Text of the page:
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Supreme Court of Canada: Walmart must pay for closing unionized store

In June, 2014 the Supreme Court of Canada ruled in favour of Quebec workers who lost their jobs at a Walmart store in Jonquière, Quebec after the store shut its doors suddenly months after its employees unionized.

In June, 2014 the Supreme Court of Canada ruled in favour of Quebec workers who lost their jobs at a Walmart store in Jonquière, Quebec after the store shut its doors suddenly months after its employees unionized.

The court ordered that the workers be compensated and found that Walmart had modified working conditions for the employees without a valid reason when it shut down the store in February 2005.

The ruling ends nearly a decade of legal battles between 190 employees who lost their jobs at the Jonquiere location and the corporate giant.

In the eyes of the United Food and Commercial Workers union (UFCW Canada), the union who organized the 190 workers at the Jonquiere store, the Supreme Court ruling is a historic and positive milestone in protecting workers' rights. A move that will likely compel employers to justify their actions if they decide to close a store.  

"The Supreme Court ruling sends a message that no one is above the law," says Paul Meinema, the National President of UFCW Canada. "Year after year, Walmart uses dirty tricks to stop its associates from exercising their democratic right to join a union, and that's exactly what happened with the employees at the Jonquière store. By clarifiying that employers must respect the law and the rights of their employees when making business decisions, this ruling serves a major positive landmark," Meinema adds.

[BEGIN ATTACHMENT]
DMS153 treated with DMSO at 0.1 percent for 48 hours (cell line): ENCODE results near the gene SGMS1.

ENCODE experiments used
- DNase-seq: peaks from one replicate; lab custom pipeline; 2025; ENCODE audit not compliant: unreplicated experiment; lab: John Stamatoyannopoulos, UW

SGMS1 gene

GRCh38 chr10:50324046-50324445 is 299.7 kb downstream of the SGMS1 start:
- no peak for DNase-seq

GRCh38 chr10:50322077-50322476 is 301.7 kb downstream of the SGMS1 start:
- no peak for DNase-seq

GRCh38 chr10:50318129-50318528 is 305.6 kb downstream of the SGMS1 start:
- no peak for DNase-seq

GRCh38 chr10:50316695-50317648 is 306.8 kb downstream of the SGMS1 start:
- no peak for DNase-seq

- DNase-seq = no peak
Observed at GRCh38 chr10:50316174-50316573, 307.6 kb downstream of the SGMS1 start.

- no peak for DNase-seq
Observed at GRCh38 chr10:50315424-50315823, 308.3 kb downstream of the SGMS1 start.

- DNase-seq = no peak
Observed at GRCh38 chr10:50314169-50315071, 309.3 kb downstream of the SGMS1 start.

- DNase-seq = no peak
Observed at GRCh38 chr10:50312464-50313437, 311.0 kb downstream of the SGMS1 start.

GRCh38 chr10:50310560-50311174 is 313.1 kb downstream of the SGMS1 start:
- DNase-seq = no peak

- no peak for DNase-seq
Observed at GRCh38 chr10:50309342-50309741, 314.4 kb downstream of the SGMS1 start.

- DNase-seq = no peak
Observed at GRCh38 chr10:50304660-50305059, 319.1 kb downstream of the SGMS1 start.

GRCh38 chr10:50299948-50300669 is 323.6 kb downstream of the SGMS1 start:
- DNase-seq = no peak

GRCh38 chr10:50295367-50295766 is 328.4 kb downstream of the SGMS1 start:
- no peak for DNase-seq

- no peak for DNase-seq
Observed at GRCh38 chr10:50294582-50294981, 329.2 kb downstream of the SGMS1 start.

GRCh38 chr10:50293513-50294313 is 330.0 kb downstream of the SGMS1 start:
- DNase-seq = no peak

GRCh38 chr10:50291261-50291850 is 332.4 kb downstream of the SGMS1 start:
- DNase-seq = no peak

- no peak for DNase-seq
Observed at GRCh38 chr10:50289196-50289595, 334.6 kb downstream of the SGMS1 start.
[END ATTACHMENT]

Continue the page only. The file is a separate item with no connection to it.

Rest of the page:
On December 6, 2013, the former Walmart employees in Jonquière appeared before the Supreme Court of Canada for the second time in a final attempt to win their case. They based their argument on Article 59 of Quebec’s Labour Code, which states that working conditions must not be altered in any way, shape, or form during a unionization process.

"When a company closes down its business (which it can indeed do), the counter is not reset. For a certain amount of time, the company is obliged to offer an explanation for their decision," said Mr. Claude Leblanc, the lawyer representing former Walmart associates in Jonquière. "Furthermore, as far as employees are concerned, the result is the same whether they are laid off temporarily or dismissed, let go, or in a situation where their workplace is closed down. In any case, they lose their jobs and their working conditions are altered," Mr. Claude Leblanc added.

All 190 former Walmart associates, who are members of UFCW Canada Local 503, always hoped that they would eventually obtain justice. "I commend the courage of these men and women, who stood up for their rights for many years," says UFCW Canada Local 503 President Louise Lefebvre. "Their tenacity has been a major source of inspiration to our union, and they have certainly made a difference in advancing labour rights in this country," Lefebvre adds.